Heart Attack Georgetown, Texas
A heart attack in Georgetown might come about due to a low supply of oxygen to the heart muscle tissues or perhaps the cardiac muscles. This might result in the death of the cardiac muscles or may possibly bring about long-lasting harm. People most susceptible to heart conditions are the ones with high cholesterol levels, diabetes, those people who are of old age, those under trauma or excessive stress, obese individuals, people who have a very non-active way of life, and people with inflammatory illnesses. Hereditary factors also may be involved in raising the chances for an individual to have a heart attack.
Signs and Symptoms of a Heart Attack in Georgetown, Texas
Please be aware that suffering from some of these heart attack signs or symptoms doesn't necessarily suggest that you're going to have a heart attack. Only a professional medical diagnosis from an experienced cardiologist can let you know for sure.
Many people are unwilling to ask for help when they feel warning signs of a heart attack. They think it is embarrassing to be taken to a healthcare facility or the emergency room to discover that there's nothing wrong. However, taking into account the seriousness of the situation, you should forget the embarrassment and ask for help ASAP whenever you feel the symptoms of a heart attack.
Digestive disturbance might be a symbol of a heart attack. You may even feel an elevated pressure on the heart when it's pumping blood. Both these symptoms are quite mild and, therefore, tend to be brushed aside.
The signs and symptoms of a heart attack may differ from person to person. For instance, a crushing pain is felt between the shoulder blades in males. However, signs and symptoms of heart attack in ladies include things like a mild pain between the shoulder blades.
Angina pectoris, which is also referred to as "angina", is the forerunner of a heart attack. With this condition, the patient is affected with a rise in heartbeats during physical exercise, an emotionally charged situation, after eating a large meal, and so on. In these situations, the heart demands much more oxygen. Therefore, you may have some pain inside your heart. Usually, this condition lasts for about fifteen minutes. When it lasts longer, this needs to be considered a warning sign of a heart attack.
Generally, the following are the most common signs and symptoms of a heart attack:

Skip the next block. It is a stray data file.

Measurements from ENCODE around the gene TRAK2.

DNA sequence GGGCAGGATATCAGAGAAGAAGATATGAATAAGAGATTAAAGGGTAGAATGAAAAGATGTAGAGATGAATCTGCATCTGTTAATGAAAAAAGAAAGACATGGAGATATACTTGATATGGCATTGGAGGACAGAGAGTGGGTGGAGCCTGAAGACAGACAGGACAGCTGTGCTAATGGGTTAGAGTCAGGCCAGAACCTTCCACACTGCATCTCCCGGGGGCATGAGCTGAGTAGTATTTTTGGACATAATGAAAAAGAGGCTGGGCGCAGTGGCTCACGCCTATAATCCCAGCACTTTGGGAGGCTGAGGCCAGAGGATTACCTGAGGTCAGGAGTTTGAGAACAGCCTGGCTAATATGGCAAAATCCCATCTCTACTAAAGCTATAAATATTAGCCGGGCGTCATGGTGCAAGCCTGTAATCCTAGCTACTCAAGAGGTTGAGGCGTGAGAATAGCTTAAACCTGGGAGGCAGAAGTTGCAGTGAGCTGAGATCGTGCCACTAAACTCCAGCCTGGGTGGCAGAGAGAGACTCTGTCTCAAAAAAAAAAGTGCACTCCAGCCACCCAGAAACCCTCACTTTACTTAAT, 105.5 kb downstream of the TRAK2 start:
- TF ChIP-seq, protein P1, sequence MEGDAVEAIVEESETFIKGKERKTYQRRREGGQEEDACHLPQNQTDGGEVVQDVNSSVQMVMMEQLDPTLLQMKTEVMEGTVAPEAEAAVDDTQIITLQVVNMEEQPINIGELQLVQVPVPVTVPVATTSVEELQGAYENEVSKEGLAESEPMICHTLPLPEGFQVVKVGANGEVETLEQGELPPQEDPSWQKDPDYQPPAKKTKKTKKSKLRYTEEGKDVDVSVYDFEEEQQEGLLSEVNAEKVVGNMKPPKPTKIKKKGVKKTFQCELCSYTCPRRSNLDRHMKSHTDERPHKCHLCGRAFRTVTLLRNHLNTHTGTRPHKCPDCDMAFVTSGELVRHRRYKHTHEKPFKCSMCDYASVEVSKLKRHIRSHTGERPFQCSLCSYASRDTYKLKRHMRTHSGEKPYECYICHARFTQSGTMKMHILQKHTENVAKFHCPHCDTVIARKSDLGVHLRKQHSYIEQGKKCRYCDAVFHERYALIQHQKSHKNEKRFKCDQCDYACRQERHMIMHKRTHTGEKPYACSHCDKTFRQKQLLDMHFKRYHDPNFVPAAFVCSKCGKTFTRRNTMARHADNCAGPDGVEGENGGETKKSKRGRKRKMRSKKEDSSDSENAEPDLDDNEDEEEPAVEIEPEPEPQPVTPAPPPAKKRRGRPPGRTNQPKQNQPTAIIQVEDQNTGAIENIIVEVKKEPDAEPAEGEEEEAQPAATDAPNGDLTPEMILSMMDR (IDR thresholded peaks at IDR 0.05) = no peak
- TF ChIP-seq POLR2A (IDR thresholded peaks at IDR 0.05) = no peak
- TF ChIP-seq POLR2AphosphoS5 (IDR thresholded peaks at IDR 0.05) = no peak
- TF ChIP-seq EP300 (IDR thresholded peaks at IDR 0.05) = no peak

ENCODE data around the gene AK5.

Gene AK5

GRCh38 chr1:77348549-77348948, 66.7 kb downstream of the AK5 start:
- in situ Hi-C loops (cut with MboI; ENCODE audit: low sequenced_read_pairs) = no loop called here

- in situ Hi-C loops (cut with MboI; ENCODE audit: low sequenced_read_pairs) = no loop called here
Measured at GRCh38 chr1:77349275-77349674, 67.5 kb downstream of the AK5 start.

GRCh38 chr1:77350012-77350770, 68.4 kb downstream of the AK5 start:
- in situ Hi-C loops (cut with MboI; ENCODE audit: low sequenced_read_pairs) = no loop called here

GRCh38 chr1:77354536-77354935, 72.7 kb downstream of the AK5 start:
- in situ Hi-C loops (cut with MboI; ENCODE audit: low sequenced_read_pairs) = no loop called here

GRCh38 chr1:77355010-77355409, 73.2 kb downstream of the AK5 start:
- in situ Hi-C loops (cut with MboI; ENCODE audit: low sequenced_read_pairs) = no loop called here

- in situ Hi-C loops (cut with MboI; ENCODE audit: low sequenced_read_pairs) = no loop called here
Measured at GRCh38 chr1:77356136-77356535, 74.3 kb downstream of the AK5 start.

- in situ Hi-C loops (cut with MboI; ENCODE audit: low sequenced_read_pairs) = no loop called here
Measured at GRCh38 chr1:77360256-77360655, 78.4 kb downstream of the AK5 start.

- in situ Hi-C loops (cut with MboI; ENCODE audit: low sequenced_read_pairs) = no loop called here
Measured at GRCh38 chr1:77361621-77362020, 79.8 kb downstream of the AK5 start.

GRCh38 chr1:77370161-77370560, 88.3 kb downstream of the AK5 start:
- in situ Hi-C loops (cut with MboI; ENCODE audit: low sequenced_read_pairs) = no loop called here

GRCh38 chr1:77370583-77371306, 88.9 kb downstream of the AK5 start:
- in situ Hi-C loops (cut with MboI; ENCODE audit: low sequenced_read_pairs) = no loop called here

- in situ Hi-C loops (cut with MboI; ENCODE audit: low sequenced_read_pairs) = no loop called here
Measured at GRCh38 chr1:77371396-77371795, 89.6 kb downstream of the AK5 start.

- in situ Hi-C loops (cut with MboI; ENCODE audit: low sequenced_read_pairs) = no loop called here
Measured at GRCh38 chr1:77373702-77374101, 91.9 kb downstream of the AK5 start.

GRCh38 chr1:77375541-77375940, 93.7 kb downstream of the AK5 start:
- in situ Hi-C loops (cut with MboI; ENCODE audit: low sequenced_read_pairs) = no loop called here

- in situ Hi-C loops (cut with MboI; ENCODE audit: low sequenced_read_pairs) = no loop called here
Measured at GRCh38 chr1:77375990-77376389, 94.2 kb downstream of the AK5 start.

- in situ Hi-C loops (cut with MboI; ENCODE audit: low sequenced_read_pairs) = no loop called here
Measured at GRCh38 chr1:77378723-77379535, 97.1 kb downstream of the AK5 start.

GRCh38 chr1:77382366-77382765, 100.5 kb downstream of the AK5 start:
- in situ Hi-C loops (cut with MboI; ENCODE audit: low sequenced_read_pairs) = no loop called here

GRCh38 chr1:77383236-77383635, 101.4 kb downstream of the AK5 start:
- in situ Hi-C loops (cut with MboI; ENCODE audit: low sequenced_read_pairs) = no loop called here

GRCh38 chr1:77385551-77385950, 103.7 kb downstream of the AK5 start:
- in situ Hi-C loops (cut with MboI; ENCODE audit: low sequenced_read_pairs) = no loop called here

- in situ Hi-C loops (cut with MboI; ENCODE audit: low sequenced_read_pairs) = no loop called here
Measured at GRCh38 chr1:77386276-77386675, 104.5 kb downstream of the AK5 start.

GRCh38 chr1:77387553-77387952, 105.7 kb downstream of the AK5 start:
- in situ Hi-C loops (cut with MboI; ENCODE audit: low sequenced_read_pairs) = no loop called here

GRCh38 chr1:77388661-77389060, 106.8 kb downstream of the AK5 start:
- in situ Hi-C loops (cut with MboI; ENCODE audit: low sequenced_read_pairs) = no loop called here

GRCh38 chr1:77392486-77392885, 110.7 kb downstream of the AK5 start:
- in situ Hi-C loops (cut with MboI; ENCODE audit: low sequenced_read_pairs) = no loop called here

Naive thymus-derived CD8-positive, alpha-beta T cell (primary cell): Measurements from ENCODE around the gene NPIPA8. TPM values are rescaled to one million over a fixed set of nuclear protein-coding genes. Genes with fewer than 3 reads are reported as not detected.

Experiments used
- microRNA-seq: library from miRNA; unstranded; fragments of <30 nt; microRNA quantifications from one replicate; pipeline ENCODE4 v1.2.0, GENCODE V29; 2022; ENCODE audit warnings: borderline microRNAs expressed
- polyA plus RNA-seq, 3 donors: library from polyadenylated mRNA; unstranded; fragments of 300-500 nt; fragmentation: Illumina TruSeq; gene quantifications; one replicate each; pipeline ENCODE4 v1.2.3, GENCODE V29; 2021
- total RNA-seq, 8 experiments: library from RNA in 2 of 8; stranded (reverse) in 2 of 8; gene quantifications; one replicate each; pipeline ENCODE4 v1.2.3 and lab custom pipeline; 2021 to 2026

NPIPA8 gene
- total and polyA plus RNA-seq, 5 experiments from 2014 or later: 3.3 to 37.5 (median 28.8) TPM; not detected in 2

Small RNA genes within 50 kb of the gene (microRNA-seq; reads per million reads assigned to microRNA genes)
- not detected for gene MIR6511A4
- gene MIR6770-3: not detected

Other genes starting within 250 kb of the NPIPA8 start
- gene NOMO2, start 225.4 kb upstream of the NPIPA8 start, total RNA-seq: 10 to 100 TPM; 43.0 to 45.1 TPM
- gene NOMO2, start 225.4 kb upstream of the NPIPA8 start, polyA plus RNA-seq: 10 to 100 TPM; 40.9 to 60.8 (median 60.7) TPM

- Squeezing or Pulling in the Chest Area
- Burning Sensation in the Chest
- Discomfort in the neck, jaw, shoulder, arm, or back
- Difficulty Breathing
What Causes a Heart Attack?
Heart attacks are usually caused from clots or obstructions which prevent the appropriate flow of blood within the coronary arteries. Whenever the blood can't get to the part of the heart where it is required, the spot becomes deprived of oxygen and won't operate properly. If the blockage continues, the cells within the said location can die.
Coronary Artery Disease or CAD may be the underlying cause of most heart attacks. This condition is recognized by the narrowing down of arteries together with the build-up of plaque deposits around the arterial walls (an ailment known as atherosclerosis). Once the arteries narrow down, blood flow to the heart is lowered. This condition can advance to completely block the artery and the flow of blood completely
In order to avoid heart attacks, it is important that you maintain a healthy weight, stay active, eat healthy, do not smoke, and reduce your stress levels.
What Treatments Can Austin Cardiac Provide?
The Austin Cardiac Clinic wants you to know that the very best treatment for heart attacks is preventive treatment! Preventive cardiology may be great for everyone, from individuals who are already suffering from heart disease symptoms to women and men who're simply concerned about their cardiac health and are wanting to learn how to improve upon it. The aim of preventative cardiology is to tackle any possible cardiac problems that you might have, and handle them with adjustments to your day-to-day way of life to lower your chance of a life threatening cardiac incident.
You can schedule an appointment by giving us a call at 512-206-2988.